Opposition to laws curbing headstone heights in Kerry

Opposition to laws curbing headstone heights in Kerry
Aghadoe Graveyard in Killarney.

Attempts by Kerry County Council to curb the height of new headstones in about 150 public graveyards are meeting with resistance.

Height restrictions were set in 2010, but a lack of enforcement saw grave-markers “as big as Knock Shrine” erected.

Cemetery bylaws introduced in March say graveyard monumental sculptors must register with the council for an annual permit before being allowed work in Kerry graveyards. 

Monuments can not exceed 1.5m in height or 1m in length, and must be described in detail and approved by council engineers.

The regulations came into effect after councillors complained existing restrictions were blatantly disregarded and intruding on neighbouring graves, particularly in Tralee and Killarney.

Giant monuments costing up to €100,000 and overshadowing neighbouring graves continued to be built in Aghadoe, Killarney’s scenic cemetery.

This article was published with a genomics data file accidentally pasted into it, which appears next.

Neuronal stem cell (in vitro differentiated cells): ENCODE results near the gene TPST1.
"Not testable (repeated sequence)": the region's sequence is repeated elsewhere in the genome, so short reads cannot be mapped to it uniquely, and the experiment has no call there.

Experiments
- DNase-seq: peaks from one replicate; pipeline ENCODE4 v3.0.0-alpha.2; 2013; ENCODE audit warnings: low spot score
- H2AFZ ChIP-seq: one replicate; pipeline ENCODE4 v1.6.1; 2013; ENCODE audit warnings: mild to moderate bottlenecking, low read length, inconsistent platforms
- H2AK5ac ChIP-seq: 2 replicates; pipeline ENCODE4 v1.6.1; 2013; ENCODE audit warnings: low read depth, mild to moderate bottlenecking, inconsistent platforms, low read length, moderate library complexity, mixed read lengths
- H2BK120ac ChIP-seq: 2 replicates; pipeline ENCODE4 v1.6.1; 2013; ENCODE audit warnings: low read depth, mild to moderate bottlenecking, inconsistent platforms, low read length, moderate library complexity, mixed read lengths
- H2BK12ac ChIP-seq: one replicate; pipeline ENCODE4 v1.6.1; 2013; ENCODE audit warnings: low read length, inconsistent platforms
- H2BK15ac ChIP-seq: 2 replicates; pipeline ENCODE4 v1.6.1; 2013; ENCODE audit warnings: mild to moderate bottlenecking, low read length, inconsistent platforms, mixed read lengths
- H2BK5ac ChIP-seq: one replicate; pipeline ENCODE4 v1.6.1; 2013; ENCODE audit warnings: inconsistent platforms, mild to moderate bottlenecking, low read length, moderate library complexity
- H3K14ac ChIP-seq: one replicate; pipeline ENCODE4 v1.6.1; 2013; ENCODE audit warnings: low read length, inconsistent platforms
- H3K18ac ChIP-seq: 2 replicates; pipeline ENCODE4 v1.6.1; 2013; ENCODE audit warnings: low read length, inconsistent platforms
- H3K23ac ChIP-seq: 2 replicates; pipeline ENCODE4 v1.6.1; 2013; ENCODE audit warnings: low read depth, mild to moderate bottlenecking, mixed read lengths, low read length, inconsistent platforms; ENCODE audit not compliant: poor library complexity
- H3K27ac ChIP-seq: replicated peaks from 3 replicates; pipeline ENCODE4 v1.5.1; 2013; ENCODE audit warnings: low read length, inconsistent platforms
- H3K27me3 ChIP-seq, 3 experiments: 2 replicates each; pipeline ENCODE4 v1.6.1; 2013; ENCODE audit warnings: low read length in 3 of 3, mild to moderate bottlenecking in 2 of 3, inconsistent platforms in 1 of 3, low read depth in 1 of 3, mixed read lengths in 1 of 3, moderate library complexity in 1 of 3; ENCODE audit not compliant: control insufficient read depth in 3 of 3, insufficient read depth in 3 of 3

Headstones twice and three times the height restriction of 1.5m are being put up, the council heard.

“Giant monuments — obscene monuments — totally in breach of existing current bylaws are being erected,” said Independent councillor Brendan Cronin.

Independent councillor Johnny Healy-Rae said some monuments are “as big as Knock Shrine” and this is very unfair.

Independent councillor Sam Locke said Tralee’s Rath cemetery has the same problem.

However, some graveyard sculptors say the crackdown is unfair. 

Patrick Nagle of Nagle Memorials in Killorglin said he has wholesale stock of a couple of hundred thousand euro that is now effectively frozen. 

A council spokesman said they are willing to meet with the sculptors but noted the majority of grave monument sculptors in Kerry have agreed to register with the council.

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